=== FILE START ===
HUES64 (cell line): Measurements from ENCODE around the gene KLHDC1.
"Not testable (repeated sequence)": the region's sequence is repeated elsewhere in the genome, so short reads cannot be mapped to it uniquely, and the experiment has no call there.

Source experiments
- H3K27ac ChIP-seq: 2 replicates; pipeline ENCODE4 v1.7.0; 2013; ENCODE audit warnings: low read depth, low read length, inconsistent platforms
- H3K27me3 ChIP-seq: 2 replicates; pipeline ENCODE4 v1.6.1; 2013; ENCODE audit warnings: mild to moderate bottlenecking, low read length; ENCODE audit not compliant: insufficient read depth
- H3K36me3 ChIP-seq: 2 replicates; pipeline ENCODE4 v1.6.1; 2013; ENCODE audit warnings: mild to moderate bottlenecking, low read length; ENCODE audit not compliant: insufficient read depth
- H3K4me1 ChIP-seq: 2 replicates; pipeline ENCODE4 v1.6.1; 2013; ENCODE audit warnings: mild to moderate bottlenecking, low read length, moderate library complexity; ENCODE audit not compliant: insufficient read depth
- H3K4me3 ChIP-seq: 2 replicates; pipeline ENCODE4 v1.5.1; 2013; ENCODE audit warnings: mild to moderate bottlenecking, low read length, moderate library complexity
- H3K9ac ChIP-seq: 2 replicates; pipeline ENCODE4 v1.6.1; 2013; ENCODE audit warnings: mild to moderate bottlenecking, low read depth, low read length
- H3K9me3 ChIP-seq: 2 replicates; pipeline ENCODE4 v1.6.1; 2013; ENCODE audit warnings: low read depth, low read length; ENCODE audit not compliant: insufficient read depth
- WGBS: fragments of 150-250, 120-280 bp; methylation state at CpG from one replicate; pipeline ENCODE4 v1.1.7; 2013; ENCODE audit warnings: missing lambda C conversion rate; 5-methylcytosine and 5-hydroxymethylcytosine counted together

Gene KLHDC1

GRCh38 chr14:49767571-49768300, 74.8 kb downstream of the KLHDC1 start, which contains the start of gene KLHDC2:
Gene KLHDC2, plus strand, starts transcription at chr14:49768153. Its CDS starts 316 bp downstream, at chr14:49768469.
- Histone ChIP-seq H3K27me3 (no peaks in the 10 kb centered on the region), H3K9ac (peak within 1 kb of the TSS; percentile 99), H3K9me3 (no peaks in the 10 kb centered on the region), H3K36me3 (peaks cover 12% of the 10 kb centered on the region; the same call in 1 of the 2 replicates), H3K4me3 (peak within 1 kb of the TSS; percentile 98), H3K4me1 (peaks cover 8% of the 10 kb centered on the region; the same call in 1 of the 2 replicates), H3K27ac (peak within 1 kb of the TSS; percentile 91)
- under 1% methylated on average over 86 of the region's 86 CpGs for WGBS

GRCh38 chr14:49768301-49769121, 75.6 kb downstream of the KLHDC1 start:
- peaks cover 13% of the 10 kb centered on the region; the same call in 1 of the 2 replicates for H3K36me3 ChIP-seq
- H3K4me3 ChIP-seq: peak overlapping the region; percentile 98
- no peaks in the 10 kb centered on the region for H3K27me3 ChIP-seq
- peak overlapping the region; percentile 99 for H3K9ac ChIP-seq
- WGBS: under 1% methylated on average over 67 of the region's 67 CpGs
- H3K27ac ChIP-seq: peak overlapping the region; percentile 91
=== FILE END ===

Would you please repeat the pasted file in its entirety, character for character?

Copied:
HUES64 (cell line): Measurements from ENCODE around the gene KLHDC1.
"Not testable (repeated sequence)": the region's sequence is repeated elsewhere in the genome, so short reads cannot be mapped to it uniquely, and the experiment has no call there.

Source experiments
- H3K27ac ChIP-seq: 2 replicates; pipeline ENCODE4 v1.7.0; 2013; ENCODE audit warnings: low read depth, low read length, inconsistent platforms
- H3K27me3 ChIP-seq: 2 replicates; pipeline ENCODE4 v1.6.1; 2013; ENCODE audit warnings: mild to moderate bottlenecking, low read length; ENCODE audit not compliant: insufficient read depth
- H3K36me3 ChIP-seq: 2 replicates; pipeline ENCODE4 v1.6.1; 2013; ENCODE audit warnings: mild to moderate bottlenecking, low read length; ENCODE audit not compliant: insufficient read depth
- H3K4me1 ChIP-seq: 2 replicates; pipeline ENCODE4 v1.6.1; 2013; ENCODE audit warnings: mild to moderate bottlenecking, low read length, moderate library complexity; ENCODE audit not compliant: insufficient read depth
- H3K4me3 ChIP-seq: 2 replicates; pipeline ENCODE4 v1.5.1; 2013; ENCODE audit warnings: mild to moderate bottlenecking, low read length, moderate library complexity
- H3K9ac ChIP-seq: 2 replicates; pipeline ENCODE4 v1.6.1; 2013; ENCODE audit warnings: mild to moderate bottlenecking, low read depth, low read length
- H3K9me3 ChIP-seq: 2 replicates; pipeline ENCODE4 v1.6.1; 2013; ENCODE audit warnings: low read depth, low read length; ENCODE audit not compliant: insufficient read depth
- WGBS: fragments of 150-250, 120-280 bp; methylation state at CpG from one replicate; pipeline ENCODE4 v1.1.7; 2013; ENCODE audit warnings: missing lambda C conversion rate; 5-methylcytosine and 5-hydroxymethylcytosine counted together

Gene KLHDC1

GRCh38 chr14:49767571-49768300, 74.8 kb downstream of the KLHDC1 start, which contains the start of gene KLHDC2:
Gene KLHDC2, plus strand, starts transcription at chr14:49768153. Its CDS starts 316 bp downstream, at chr14:49768469.
- Histone ChIP-seq H3K27me3 (no peaks in the 10 kb centered on the region), H3K9ac (peak within 1 kb of the TSS; percentile 99), H3K9me3 (no peaks in the 10 kb centered on the region), H3K36me3 (peaks cover 12% of the 10 kb centered on the region; the same call in 1 of the 2 replicates), H3K4me3 (peak within 1 kb of the TSS; percentile 98), H3K4me1 (peaks cover 8% of the 10 kb centered on the region; the same call in 1 of the 2 replicates), H3K27ac (peak within 1 kb of the TSS; percentile 91)
- under 1% methylated on average over 86 of the region's 86 CpGs for WGBS

GRCh38 chr14:49768301-49769121, 75.6 kb downstream of the KLHDC1 start:
- peaks cover 13% of the 10 kb centered on the region; the same call in 1 of the 2 replicates for H3K36me3 ChIP-seq
- H3K4me3 ChIP-seq: peak overlapping the region; percentile 98
- no peaks in the 10 kb centered on the region for H3K27me3 ChIP-seq
- peak overlapping the region; percentile 99 for H3K9ac ChIP-seq
- WGBS: under 1% methylated on average over 67 of the region's 67 CpGs
- H3K27ac ChIP-seq: peak overlapping the region; percentile 91